Inflation is an acknowledged, historically vindicated salve for high and rising government debt levels. Historically, though, the effectiveness of debt debasement via inflation has depended upon several variables. Obviously the level and persistence of inflation itself is the foremost factor. Another is the structure of the debt as measured by weighted average maturity (WAM). The WAM of US government debt has fallen from roughly 70 months (5.8 years) before the pandemic to about 65 months (5.4 years) presently. Our debt is therefore highly concentrated at the short end of the yield curve. Rising inflation tends to impact longer term debt more than short term debt, but some corrosive effect of decreased purchasing power will manifest in short-term government securities.
If the Treasury were to start issuing longer-term debt in noticeably longer maturities, pushing the WAM of US public debt off into the future, investors would note and likely avoid the heightened inflation vulnerability of those newer issues. Hilscher, Raviv, and Reis (2014) note the role that financial repression has played in previous episodes where debt was inflated away in real terms.
One way to increase maturity, albeit ex post, is to [bring about a] situation where the private sector is essentially forced to hold long-term debt at below-market interest rates … [I]f holders of the debt are forced to receive as payment required reserves that must be held at the central bank for N years, then this is equivalent to an ex post maturity extension. If N is as long as 10 years, then 2.5 percent more inflation on average over the next 30 years–which previously lowered the real value of debt by 3.7 percent–now lowers it by 23 percent of GDP, almost half the value of privately held debt. Of course, the side effects of such extreme repression on financial development might well be large.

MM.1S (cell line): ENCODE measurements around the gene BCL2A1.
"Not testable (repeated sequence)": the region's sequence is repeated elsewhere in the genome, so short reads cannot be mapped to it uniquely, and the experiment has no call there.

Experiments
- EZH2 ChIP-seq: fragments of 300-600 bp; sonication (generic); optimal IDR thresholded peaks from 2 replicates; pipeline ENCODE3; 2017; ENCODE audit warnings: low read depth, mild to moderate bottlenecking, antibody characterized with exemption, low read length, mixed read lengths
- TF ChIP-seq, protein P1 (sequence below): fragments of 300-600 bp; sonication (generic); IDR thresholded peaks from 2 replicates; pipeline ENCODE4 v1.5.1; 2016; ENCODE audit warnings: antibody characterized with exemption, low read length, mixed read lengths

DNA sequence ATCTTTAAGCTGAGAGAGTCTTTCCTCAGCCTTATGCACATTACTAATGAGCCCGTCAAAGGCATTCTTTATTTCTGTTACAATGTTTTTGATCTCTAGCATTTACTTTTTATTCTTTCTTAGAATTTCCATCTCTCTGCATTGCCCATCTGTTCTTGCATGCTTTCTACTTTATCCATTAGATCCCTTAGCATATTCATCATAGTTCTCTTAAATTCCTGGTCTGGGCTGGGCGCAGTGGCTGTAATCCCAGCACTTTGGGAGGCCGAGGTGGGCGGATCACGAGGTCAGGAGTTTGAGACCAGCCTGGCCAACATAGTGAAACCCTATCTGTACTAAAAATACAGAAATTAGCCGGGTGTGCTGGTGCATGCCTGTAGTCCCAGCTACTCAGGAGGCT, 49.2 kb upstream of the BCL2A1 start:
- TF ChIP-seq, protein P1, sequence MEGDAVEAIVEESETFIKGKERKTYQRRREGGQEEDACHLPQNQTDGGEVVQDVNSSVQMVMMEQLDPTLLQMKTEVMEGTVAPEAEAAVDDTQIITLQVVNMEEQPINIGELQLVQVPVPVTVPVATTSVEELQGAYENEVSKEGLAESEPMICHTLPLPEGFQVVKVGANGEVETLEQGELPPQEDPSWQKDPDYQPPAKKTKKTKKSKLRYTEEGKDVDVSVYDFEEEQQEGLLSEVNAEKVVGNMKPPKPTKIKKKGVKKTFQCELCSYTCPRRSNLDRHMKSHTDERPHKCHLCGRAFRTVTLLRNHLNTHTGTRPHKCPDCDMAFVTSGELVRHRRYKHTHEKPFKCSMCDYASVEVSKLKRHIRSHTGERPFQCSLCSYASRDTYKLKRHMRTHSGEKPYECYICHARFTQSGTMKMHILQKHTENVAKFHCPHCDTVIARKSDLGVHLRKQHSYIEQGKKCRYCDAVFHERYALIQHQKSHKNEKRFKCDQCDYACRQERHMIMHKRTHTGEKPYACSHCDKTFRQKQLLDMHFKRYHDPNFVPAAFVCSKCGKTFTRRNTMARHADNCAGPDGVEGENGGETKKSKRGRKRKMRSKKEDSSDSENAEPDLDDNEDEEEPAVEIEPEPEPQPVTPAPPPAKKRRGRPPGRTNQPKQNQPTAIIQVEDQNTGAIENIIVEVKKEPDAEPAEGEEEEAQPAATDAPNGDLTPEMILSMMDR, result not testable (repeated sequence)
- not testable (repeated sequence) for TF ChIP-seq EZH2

What does it all amount to? Superficially, it decreases the debt to GDP ratio and makes the debt service more manageable. But lenders are fully aware that their interest payments are coming in more debased currency than was lent, which may impact their willingness to extend their outstanding loans or lend more in the future. In the current political environment, melting debt via inflation is less likely to be undertaken as fiscal housecleaning than as a measure to facilitate incurring more debt. For the government, a more pressing issue will emerge if disinflation takes longer than expected: investors will expect higher interest rates on future bonds or other securities, potentially setting up problems down the road.
US Treasury Public Debt outstanding and US GDP quarter-over-quarter (2012 – present)
More importantly, though, debt deflation via inflation threatens the economic health of citizens no less than three times in one fell swoop. Under such a policy, not only do our taxes go toward repaying debt, our purchasing power is expressly whittled away to decrease the real value of the outstanding debt load. And if the effects are successful, the government can and likely will take on more debt as a consequence. And for those troubles, citizens face a rapidly increasing chance of a recession in the next year or two. Globally, after some amount of time, demand for the US dollar would likely suffer.
The ease with which the concept is expressed, as if debt were an ice cube left on a driveway on a summer day, betrays the numerous costs associated with such a scheme. And that holds whether the undertaking is intentional or not.